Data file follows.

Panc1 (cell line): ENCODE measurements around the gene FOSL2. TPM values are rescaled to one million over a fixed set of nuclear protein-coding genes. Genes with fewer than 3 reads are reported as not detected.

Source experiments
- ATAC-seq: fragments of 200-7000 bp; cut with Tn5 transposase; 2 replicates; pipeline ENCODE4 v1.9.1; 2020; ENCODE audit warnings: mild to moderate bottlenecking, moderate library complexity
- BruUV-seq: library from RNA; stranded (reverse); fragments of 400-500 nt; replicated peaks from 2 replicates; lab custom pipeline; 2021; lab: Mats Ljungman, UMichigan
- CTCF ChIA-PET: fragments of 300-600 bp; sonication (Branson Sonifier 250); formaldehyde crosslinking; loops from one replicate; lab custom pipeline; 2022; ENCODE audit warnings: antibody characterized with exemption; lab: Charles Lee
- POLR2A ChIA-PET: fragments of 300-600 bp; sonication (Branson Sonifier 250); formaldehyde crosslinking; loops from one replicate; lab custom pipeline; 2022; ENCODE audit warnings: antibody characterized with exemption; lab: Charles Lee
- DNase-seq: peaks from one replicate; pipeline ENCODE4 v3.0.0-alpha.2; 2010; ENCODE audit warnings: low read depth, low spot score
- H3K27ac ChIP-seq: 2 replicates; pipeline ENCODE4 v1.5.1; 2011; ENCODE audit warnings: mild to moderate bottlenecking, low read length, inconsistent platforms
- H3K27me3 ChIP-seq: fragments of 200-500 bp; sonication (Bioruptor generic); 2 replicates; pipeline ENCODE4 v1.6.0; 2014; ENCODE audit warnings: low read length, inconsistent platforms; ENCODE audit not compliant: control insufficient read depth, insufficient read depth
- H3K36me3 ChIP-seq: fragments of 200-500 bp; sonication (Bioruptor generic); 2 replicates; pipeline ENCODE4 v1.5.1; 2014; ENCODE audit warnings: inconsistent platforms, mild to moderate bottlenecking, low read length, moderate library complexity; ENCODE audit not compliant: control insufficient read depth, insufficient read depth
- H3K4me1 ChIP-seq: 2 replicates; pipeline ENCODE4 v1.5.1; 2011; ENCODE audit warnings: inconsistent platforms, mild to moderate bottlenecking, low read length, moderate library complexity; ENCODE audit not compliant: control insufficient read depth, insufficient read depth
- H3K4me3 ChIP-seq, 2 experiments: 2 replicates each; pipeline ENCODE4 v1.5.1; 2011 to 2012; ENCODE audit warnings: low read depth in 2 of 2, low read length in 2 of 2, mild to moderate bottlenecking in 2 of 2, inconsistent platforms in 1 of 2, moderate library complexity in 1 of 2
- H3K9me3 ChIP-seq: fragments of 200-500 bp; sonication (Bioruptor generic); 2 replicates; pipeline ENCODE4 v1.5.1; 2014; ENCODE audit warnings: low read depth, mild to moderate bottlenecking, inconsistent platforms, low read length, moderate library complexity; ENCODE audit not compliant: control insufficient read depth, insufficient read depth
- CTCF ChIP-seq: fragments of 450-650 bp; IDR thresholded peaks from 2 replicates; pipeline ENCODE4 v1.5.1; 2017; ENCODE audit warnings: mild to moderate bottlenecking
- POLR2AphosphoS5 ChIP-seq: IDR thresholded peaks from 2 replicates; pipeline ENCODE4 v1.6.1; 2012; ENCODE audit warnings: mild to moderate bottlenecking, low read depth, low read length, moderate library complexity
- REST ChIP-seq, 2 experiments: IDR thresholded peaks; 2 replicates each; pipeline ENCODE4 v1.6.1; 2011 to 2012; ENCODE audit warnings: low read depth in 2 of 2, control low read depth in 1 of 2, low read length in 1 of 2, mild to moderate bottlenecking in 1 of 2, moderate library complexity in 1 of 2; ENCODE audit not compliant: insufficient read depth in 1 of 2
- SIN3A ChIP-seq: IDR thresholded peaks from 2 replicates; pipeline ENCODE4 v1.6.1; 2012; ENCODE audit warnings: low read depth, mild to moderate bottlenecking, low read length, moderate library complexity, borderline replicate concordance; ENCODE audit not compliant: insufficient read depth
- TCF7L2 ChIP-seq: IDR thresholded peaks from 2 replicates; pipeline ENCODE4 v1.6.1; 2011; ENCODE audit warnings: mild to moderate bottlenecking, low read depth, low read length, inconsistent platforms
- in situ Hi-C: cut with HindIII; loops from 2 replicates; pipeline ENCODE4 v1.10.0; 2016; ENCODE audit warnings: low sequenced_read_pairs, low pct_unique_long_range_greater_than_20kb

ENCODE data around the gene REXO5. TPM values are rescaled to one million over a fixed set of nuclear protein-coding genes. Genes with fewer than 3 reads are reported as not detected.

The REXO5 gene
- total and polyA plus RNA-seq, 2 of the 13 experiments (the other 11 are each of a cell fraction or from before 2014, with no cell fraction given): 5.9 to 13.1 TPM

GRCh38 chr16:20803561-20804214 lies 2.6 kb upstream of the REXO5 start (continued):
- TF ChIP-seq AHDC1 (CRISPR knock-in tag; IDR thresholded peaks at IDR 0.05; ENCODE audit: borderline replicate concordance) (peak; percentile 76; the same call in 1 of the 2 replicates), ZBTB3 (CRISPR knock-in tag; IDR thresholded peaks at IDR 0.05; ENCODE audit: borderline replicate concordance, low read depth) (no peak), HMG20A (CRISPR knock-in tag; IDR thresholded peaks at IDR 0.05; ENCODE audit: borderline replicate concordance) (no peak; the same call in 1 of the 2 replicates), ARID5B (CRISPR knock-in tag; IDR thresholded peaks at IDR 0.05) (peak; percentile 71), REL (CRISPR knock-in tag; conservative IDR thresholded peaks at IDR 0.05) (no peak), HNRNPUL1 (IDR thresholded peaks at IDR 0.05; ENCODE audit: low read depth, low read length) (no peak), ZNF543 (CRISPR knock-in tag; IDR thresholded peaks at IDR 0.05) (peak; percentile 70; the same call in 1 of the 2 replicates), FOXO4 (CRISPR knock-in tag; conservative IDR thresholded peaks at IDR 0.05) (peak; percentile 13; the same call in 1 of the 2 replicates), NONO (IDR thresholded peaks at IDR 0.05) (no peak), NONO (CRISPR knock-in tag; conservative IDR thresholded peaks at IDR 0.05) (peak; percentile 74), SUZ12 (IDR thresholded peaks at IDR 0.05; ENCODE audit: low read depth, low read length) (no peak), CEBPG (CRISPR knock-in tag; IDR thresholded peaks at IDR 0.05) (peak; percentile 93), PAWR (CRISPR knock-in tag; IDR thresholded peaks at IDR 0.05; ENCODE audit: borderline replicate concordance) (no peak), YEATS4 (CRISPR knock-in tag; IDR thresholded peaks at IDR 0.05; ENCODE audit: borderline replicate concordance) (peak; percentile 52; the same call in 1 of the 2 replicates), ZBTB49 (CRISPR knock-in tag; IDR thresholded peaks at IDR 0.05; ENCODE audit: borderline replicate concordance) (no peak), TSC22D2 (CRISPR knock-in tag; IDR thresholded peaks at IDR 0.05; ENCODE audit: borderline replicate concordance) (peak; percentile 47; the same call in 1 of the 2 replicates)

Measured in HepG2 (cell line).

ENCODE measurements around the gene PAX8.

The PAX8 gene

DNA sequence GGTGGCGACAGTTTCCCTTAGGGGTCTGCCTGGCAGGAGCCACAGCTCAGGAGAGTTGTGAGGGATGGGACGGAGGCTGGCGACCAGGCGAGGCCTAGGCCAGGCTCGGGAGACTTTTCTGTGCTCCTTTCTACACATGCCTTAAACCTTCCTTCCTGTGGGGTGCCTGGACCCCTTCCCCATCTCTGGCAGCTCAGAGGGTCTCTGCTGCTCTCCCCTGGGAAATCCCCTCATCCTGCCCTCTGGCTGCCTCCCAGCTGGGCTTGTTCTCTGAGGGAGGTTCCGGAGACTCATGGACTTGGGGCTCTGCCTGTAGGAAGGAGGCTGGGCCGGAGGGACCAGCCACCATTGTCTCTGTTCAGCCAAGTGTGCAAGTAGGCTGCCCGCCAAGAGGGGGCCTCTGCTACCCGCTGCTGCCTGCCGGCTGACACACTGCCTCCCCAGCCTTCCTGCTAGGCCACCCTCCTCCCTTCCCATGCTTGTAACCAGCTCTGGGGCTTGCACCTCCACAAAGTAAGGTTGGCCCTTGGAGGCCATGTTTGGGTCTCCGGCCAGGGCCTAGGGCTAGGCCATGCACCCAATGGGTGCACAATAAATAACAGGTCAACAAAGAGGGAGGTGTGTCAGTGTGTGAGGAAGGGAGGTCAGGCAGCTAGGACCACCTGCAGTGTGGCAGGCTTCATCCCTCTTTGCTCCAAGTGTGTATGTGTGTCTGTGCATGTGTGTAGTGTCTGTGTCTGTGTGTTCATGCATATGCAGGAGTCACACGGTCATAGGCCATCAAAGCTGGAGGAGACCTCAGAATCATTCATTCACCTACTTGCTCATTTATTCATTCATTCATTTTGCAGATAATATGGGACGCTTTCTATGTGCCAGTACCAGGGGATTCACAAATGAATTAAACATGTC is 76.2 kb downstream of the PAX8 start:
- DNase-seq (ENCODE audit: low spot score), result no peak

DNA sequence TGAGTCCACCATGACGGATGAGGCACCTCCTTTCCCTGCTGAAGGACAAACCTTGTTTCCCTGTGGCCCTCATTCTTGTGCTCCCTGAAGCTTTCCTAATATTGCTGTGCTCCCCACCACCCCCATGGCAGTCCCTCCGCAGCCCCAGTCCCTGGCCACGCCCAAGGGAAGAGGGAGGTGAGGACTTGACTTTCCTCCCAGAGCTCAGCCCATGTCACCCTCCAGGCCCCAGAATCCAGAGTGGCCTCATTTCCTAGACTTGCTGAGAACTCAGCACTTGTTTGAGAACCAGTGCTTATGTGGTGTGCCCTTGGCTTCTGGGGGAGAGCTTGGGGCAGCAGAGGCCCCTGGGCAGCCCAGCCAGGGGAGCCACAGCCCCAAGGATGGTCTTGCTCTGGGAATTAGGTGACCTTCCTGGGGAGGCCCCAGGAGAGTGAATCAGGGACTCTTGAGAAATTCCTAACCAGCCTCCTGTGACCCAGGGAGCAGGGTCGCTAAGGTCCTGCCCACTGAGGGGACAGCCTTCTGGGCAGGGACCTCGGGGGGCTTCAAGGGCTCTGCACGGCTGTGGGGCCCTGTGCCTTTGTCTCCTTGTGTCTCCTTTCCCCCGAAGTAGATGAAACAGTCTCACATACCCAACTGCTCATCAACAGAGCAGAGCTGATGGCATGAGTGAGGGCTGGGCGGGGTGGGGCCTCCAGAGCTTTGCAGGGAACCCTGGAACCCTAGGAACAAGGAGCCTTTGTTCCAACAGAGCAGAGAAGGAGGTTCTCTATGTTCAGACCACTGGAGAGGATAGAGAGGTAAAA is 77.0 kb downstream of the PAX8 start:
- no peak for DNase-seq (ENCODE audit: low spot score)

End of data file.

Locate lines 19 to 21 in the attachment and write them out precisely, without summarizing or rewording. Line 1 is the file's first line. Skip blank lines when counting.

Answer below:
- in situ Hi-C: cut with HindIII; loops from 2 replicates; pipeline ENCODE4 v1.10.0; 2016; ENCODE audit warnings: low sequenced_read_pairs, low pct_unique_long_range_greater_than_20kb

ENCODE data around the gene REXO5. TPM values are rescaled to one million over a fixed set of nuclear protein-coding genes. Genes with fewer than 3 reads are reported as not detected.

The REXO5 gene